24 A Mormon in the Cheap Seats: “We know that. . .”

I see The New Era, the April 2012 issue, on the top of a stack of mail. I pick it up, open it, and read this sentence on page 3: “We know that gender was set in the premortal world.”

“How do we know that?” I ask myself. There is an endnote, so I check it out.  Four sources.  First, the Family Proclamation.  “Well,” I think to myself, “there is that line that says that gender is an ‘essential chracteristic’ of individual premortal, mortal, and eternal identity.” “I’ll come back to that,” I think. Next up, a reference to a recent conference talk given by the author of article.  I skip that (just because you said something before doesn’t mean you get to cite yourself when you say it again). Then there are two scriptures: Moses 3:5 and Abraham 3:22-23. The verse from Moses is interesting, but as I read it, I’m reminded of this scene from The Princess Bride. The verses from Abraham are familiar–and it’s nice to know that there were “intelligences” that were organized before the world was (even if the phrasing sounds a little science-fictiony)–but I’m not sure I see the relevance.

So, I think, we have a glorified press release (The Family Proclamation) that everyone wants to treat as scripture (and since we spend so much time talking about an open canon, maybe the folks in the dark suits should go ahead and add it, just to make a point, since no one has added anything since 1918).  We have a self-reference (which doesn’t count), a verse that states that everything was created spiritually before it was created physically, and another scripture that’s off topic.

It adds up to a religious institution that really really wants the world to match its imagined reality. Intersex people don’t exist (and we have a proclamation to prove it). Homosexuality doesn’t exist in nature (don’t confuse us by asking us to acknowledge reality) and there aren’t any people that are homosexual (just folks that “suffer” from same-sex attraction). Everything was created spiritually before it was created physically (just in case anyone thought God didn’t put sufficient thought into it).  Of course, this verse creates an interesting problem, because it implies that not only did God create a lot of gay swans spiritually, but then he went right ahead and created them physically (Note: It’s estimated that 25% of all pairings of black swans are male-male).  ”Could he really have created Roy and Silo on purpose?” I ask myself, and then I think of the scene from The Princess Bride again. . .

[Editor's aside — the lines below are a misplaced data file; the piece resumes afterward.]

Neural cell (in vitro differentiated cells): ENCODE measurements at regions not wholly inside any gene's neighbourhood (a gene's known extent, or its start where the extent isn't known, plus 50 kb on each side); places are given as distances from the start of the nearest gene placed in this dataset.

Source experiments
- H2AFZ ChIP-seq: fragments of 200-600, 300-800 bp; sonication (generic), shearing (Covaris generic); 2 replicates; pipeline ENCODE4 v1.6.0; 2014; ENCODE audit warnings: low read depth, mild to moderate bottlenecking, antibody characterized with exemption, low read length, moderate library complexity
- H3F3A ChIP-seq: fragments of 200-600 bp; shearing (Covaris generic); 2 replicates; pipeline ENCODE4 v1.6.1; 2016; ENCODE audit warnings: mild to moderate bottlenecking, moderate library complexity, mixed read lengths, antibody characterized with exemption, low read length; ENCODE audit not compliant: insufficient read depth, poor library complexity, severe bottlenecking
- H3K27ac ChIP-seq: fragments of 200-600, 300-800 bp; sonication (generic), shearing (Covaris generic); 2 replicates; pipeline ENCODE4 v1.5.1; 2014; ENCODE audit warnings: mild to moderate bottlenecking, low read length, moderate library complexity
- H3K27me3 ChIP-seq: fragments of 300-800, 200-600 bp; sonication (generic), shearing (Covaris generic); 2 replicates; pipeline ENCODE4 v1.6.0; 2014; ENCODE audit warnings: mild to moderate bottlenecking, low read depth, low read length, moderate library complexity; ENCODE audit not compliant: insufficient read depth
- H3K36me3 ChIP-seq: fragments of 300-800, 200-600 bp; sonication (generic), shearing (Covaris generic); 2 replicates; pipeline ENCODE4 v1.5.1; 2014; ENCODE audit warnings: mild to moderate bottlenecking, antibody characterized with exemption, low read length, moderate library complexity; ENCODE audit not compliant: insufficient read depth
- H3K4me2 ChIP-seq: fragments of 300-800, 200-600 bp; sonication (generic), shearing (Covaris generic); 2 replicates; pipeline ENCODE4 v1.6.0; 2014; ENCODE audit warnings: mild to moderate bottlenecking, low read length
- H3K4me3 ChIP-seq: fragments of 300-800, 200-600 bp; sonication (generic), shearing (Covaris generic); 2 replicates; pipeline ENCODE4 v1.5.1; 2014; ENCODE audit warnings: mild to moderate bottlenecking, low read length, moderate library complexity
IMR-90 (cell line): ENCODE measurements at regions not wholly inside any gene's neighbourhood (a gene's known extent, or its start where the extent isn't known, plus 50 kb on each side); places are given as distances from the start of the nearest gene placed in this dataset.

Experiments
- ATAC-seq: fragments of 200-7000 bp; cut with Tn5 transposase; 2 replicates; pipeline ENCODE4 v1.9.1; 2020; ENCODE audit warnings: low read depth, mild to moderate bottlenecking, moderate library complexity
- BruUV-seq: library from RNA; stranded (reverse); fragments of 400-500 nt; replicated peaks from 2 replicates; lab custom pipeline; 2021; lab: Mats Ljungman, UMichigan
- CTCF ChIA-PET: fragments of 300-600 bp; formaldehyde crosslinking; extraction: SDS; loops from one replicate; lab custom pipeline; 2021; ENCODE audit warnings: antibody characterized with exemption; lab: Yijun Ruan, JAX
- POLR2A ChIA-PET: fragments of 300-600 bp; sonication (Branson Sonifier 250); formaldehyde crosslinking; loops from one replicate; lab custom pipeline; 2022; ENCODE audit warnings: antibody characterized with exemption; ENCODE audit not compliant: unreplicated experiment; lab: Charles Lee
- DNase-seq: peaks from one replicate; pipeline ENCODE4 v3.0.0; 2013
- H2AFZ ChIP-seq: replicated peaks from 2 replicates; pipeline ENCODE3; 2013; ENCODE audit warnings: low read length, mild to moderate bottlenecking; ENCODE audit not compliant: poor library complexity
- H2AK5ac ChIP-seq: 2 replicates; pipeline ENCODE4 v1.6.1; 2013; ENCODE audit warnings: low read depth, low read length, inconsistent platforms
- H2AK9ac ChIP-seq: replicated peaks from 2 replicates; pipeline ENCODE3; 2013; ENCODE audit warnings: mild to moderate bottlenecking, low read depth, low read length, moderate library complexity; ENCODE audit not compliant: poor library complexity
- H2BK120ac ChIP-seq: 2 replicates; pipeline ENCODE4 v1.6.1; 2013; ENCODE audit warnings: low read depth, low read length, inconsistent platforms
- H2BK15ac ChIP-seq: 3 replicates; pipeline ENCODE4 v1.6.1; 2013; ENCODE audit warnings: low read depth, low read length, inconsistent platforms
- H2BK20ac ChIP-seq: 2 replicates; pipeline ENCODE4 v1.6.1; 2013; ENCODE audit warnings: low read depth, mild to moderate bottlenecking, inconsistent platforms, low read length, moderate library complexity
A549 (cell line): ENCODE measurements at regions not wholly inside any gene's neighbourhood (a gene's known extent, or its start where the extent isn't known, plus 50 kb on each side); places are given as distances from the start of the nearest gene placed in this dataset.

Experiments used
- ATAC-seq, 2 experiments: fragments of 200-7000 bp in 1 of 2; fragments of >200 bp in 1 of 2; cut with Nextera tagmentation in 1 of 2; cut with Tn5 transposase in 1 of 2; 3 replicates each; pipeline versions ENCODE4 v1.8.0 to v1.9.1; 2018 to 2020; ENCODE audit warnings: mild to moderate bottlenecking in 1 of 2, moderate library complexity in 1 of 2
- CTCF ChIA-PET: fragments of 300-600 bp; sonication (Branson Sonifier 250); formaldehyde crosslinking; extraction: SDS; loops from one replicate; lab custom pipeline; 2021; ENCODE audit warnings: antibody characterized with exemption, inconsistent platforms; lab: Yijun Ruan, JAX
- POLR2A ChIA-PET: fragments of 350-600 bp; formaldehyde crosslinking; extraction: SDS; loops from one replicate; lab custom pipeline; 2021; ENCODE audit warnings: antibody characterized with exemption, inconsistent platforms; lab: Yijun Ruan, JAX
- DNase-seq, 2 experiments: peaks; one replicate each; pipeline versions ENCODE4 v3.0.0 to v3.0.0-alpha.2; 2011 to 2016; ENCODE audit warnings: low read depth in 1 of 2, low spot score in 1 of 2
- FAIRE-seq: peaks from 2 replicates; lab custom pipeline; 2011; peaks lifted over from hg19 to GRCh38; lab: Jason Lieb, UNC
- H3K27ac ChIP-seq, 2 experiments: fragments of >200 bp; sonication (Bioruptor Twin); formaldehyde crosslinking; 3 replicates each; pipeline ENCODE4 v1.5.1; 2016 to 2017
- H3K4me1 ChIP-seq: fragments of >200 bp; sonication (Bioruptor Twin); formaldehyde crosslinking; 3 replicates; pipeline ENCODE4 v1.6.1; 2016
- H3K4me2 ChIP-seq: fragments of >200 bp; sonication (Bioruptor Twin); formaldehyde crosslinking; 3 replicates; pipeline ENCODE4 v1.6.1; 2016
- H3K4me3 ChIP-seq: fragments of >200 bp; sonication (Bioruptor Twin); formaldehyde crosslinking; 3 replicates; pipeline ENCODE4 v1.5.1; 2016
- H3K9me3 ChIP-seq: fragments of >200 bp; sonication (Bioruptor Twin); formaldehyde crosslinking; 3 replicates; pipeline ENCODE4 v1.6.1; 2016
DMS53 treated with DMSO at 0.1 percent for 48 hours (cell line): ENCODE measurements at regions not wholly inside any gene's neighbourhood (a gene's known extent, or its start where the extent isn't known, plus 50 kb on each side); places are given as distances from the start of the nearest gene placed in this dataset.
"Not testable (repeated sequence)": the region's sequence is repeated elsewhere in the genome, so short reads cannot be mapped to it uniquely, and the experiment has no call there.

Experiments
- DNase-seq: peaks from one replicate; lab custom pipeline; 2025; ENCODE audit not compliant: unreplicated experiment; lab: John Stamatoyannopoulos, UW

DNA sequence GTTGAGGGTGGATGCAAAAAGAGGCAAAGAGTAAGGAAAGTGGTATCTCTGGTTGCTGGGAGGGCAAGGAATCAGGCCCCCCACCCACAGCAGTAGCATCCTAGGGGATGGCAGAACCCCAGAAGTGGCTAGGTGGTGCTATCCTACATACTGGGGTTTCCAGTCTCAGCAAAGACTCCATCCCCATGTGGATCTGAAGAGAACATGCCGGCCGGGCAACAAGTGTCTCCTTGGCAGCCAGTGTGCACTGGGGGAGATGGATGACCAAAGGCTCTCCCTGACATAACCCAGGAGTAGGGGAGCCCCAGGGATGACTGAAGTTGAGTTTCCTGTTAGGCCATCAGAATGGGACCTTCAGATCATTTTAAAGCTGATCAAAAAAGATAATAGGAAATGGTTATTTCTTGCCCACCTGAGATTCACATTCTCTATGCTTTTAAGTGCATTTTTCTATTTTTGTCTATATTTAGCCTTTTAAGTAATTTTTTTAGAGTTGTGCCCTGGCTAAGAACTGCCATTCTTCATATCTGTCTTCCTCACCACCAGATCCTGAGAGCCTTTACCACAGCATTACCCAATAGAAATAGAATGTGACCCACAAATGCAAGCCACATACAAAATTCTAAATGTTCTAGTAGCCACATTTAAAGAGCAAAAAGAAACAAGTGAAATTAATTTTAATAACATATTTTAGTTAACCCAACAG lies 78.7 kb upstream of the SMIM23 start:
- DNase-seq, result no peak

It’s all a little confusing.  And it’s all a little silly.  But it’s just religion, right?  It’s not really “real.”  It doesn’t really matter that much.

Until I think about a 11-year-old boy, old enough to know he’s different than other boys, crying himself to sleep, wondering “who made me?”  Convinced, of course, that God wouldn’t have created a perversion.  Or of a grown man, doing his best to talk between sobs, telling us how years ago his bishop had promised him that if he married a young woman he was dating, God would lift the burden of being gay. He did–but God didn’t. I try not to think of what it must be like to believe that an intrinsic part of who you are is a “temptation that must be resisted.” I can’t imagine what it must be like to look into a future with no possibility of sanctioned companionship or intimacy. How much do you have to pray before you get calluses on your knees? How much “love the sinner, but hate the sin” can a person take? When does it all become too much?

But it’s just religion. It’s supposed to be simple and neat and tidy. Theology isn’t about complexity or exceptions. It’s about grand statements. It’s about truth with a capital T. So what if things don’t match up perfectly? So what if a few people fall into the cracks?

I put down The New Era.  I log into Facebook.  The first link I see is to an obituary of a young man.

He was Mormon, and he was gay.  And he killed himself yesterday.

 [Last Post: 23 A Few Questions?]